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We have discussed rounding errors several times in this chapter,
but it is important to remember that when results require no more
bits than the exponent and significand bits can represent, those results
are *exact*.

One particularly useful exact operation is scaling by a power of the base. While one, in principle, could do that with code like this:

```
y = x * pow (2.0, (double)k); /* Undesirable scaling: avoid! */
```

that is not advisable, because it relies on the quality of the
math-library power function, and that happens to be one of the
most difficult functions in the C math library to make accurate.
What is likely to happen on many systems is that the returned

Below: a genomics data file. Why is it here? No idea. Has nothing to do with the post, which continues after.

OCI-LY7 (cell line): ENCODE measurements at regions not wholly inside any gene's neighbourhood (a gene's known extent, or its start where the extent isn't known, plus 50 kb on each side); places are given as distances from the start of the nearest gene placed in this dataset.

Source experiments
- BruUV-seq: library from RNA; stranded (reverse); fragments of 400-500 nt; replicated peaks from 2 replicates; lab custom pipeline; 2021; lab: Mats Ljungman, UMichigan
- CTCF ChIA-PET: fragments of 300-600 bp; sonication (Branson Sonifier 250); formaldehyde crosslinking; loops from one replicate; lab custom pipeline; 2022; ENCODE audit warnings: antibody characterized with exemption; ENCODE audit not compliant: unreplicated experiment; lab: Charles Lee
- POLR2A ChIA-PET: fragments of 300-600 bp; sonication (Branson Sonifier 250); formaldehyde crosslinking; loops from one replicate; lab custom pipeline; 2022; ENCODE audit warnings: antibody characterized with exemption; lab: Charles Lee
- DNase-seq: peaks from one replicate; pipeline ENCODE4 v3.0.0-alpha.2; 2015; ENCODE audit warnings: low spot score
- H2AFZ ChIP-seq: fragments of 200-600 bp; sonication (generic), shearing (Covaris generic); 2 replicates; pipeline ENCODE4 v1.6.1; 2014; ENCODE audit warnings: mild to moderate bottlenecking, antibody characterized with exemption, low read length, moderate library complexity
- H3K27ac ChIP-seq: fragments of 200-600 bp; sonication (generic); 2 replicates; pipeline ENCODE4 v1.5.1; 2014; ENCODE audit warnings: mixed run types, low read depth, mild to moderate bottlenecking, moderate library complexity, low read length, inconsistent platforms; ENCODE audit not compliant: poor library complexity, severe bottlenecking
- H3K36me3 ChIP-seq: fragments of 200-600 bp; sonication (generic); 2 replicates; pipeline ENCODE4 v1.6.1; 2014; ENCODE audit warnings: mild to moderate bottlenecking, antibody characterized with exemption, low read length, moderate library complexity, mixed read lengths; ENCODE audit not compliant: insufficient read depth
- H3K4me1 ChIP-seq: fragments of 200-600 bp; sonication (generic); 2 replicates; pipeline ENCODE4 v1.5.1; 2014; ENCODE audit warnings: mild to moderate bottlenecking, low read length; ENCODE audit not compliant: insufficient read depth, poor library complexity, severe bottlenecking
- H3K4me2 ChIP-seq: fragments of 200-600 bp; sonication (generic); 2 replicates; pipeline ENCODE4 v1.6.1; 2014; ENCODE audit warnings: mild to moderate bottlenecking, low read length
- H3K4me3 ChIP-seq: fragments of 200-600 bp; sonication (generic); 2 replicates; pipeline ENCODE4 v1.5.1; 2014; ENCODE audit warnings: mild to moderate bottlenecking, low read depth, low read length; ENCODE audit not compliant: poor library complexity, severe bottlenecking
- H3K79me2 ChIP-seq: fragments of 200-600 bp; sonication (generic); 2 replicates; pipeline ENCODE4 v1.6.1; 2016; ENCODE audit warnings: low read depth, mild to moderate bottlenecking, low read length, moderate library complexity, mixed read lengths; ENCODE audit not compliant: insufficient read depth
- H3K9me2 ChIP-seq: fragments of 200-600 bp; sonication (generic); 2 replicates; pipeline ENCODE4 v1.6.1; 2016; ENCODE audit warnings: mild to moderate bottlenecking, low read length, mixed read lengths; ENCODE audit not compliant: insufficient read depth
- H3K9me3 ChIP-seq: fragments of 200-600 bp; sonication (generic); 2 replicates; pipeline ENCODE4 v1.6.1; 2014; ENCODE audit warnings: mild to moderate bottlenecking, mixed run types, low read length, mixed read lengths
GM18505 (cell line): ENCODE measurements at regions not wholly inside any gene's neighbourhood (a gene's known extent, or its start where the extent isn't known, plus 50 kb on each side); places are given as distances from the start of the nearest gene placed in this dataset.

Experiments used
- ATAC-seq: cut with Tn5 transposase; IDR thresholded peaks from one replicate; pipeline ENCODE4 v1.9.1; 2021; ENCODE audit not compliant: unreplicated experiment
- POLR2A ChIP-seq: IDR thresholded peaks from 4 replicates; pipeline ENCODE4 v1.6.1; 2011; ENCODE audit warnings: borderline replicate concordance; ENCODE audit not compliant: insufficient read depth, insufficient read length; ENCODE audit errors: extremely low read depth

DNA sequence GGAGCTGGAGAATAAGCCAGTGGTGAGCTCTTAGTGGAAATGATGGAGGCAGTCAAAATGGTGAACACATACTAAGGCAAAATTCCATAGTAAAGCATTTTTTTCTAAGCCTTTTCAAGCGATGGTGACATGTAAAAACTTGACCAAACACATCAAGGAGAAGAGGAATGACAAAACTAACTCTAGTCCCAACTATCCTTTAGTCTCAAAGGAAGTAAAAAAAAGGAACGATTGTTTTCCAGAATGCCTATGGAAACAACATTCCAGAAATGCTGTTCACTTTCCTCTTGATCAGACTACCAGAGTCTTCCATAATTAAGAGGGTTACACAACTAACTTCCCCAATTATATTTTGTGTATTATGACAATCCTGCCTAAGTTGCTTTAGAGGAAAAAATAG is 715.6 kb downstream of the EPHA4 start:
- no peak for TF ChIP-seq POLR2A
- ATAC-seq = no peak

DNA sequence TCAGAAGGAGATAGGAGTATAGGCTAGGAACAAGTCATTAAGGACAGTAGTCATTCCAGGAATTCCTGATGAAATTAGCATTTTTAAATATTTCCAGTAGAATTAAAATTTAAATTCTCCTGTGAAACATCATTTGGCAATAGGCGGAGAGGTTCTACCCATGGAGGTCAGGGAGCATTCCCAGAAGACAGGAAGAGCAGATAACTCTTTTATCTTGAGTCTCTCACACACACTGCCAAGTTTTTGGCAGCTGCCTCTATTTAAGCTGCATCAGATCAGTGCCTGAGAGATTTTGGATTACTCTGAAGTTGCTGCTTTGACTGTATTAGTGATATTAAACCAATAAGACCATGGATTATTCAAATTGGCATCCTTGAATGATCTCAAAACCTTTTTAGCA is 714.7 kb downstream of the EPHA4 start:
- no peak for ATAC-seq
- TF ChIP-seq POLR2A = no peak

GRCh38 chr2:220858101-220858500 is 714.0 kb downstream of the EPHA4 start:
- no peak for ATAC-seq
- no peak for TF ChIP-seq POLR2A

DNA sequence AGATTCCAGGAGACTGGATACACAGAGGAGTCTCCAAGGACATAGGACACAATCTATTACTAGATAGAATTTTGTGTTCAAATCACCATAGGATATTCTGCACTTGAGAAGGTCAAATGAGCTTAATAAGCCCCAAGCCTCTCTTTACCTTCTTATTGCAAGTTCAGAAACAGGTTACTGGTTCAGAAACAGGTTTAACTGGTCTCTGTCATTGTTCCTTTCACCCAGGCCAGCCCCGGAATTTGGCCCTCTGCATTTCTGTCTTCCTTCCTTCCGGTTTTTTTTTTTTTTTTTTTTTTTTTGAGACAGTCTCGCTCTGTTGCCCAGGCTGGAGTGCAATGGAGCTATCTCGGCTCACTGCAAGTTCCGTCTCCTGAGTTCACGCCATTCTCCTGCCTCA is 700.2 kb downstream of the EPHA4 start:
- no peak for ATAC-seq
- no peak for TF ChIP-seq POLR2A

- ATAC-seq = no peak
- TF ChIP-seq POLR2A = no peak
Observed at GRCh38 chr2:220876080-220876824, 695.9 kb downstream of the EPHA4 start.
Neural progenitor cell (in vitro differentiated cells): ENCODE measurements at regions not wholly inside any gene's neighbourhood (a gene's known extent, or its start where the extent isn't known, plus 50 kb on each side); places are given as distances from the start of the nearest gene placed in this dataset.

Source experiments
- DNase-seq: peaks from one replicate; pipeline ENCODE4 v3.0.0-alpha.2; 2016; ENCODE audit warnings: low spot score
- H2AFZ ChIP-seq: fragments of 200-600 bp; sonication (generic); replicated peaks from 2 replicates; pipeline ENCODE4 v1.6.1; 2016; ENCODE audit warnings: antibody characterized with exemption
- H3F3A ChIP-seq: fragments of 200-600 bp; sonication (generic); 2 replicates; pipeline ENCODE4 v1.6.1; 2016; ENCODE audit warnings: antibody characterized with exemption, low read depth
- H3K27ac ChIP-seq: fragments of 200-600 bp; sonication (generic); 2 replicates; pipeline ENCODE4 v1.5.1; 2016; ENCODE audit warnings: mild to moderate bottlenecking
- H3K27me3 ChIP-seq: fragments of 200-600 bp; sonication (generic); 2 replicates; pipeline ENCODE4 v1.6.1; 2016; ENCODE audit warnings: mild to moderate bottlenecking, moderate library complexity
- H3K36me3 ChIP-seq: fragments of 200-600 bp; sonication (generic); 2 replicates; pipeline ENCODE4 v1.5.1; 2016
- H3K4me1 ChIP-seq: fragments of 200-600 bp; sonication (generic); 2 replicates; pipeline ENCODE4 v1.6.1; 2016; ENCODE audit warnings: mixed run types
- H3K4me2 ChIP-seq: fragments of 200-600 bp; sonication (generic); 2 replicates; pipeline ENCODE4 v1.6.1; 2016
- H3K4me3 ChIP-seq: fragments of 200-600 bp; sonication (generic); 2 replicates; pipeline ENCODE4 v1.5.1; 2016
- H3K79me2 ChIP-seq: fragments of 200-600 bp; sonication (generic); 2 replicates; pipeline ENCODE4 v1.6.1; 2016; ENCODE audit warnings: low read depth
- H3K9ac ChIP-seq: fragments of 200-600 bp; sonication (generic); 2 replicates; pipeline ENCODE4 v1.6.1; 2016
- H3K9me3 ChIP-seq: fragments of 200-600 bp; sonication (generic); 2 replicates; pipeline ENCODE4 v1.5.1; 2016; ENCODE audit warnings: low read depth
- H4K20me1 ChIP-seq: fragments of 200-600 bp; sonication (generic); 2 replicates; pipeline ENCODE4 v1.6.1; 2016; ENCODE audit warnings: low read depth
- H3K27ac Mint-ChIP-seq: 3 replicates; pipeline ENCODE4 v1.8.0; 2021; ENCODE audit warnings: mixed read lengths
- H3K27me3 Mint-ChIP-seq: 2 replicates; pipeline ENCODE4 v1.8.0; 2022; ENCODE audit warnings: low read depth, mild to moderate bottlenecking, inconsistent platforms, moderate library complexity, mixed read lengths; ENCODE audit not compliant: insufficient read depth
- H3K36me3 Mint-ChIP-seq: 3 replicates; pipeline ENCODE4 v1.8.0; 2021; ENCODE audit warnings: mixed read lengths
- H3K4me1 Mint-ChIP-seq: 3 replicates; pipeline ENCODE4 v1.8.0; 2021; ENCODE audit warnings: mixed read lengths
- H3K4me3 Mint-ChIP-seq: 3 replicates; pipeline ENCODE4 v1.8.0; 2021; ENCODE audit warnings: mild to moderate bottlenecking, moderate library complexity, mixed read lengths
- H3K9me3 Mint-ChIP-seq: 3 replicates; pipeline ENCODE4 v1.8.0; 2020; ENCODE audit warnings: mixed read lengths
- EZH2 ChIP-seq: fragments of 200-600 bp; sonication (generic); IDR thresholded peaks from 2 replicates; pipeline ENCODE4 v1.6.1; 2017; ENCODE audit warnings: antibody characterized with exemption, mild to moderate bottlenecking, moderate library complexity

value from `pow`

will be close to a power of two, but
slightly different, so the subsequent multiplication introduces
rounding error.

The correct, and fastest, way to do the scaling is either via the traditional C library function, or with its C99 equivalent:

y = ldexp (x, k); /* Traditional pre-C99 style. */ y = scalbn (x, k); /* C99 style. */

Both functions return `x * 2**k`

.
See Normalization Functions in The GNU C Library Reference Manual.